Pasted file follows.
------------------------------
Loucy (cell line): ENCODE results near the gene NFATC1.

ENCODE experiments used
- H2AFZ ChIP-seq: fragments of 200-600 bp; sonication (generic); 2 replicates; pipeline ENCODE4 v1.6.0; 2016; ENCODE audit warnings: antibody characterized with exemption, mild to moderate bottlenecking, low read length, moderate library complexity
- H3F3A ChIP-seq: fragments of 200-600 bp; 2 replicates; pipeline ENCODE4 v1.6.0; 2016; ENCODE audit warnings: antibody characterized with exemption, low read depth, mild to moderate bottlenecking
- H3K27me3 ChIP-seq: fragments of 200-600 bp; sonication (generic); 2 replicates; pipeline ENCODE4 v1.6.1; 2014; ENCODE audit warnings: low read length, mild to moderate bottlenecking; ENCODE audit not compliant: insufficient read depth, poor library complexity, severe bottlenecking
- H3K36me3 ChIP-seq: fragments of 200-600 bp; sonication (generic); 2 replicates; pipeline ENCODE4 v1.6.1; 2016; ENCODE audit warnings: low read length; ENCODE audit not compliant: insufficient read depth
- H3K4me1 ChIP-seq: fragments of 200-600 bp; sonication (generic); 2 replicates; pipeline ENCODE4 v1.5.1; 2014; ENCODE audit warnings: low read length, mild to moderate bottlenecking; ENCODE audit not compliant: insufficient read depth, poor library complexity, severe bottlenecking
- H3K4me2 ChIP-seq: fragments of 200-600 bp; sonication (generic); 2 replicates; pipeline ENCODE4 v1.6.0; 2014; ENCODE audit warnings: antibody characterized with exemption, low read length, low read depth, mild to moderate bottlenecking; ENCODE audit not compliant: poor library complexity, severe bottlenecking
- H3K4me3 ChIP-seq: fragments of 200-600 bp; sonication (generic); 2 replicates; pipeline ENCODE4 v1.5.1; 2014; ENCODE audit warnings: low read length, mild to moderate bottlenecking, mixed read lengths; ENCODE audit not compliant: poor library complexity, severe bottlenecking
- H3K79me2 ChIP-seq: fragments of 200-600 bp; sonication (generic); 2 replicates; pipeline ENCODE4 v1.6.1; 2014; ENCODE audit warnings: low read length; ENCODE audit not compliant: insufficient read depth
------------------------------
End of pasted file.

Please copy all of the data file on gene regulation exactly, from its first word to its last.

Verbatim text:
Loucy (cell line): ENCODE results near the gene NFATC1.

ENCODE experiments used
- H2AFZ ChIP-seq: fragments of 200-600 bp; sonication (generic); 2 replicates; pipeline ENCODE4 v1.6.0; 2016; ENCODE audit warnings: antibody characterized with exemption, mild to moderate bottlenecking, low read length, moderate library complexity
- H3F3A ChIP-seq: fragments of 200-600 bp; 2 replicates; pipeline ENCODE4 v1.6.0; 2016; ENCODE audit warnings: antibody characterized with exemption, low read depth, mild to moderate bottlenecking
- H3K27me3 ChIP-seq: fragments of 200-600 bp; sonication (generic); 2 replicates; pipeline ENCODE4 v1.6.1; 2014; ENCODE audit warnings: low read length, mild to moderate bottlenecking; ENCODE audit not compliant: insufficient read depth, poor library complexity, severe bottlenecking
- H3K36me3 ChIP-seq: fragments of 200-600 bp; sonication (generic); 2 replicates; pipeline ENCODE4 v1.6.1; 2016; ENCODE audit warnings: low read length; ENCODE audit not compliant: insufficient read depth
- H3K4me1 ChIP-seq: fragments of 200-600 bp; sonication (generic); 2 replicates; pipeline ENCODE4 v1.5.1; 2014; ENCODE audit warnings: low read length, mild to moderate bottlenecking; ENCODE audit not compliant: insufficient read depth, poor library complexity, severe bottlenecking
- H3K4me2 ChIP-seq: fragments of 200-600 bp; sonication (generic); 2 replicates; pipeline ENCODE4 v1.6.0; 2014; ENCODE audit warnings: antibody characterized with exemption, low read length, low read depth, mild to moderate bottlenecking; ENCODE audit not compliant: poor library complexity, severe bottlenecking
- H3K4me3 ChIP-seq: fragments of 200-600 bp; sonication (generic); 2 replicates; pipeline ENCODE4 v1.5.1; 2014; ENCODE audit warnings: low read length, mild to moderate bottlenecking, mixed read lengths; ENCODE audit not compliant: poor library complexity, severe bottlenecking
- H3K79me2 ChIP-seq: fragments of 200-600 bp; sonication (generic); 2 replicates; pipeline ENCODE4 v1.6.1; 2014; ENCODE audit warnings: low read length; ENCODE audit not compliant: insufficient read depth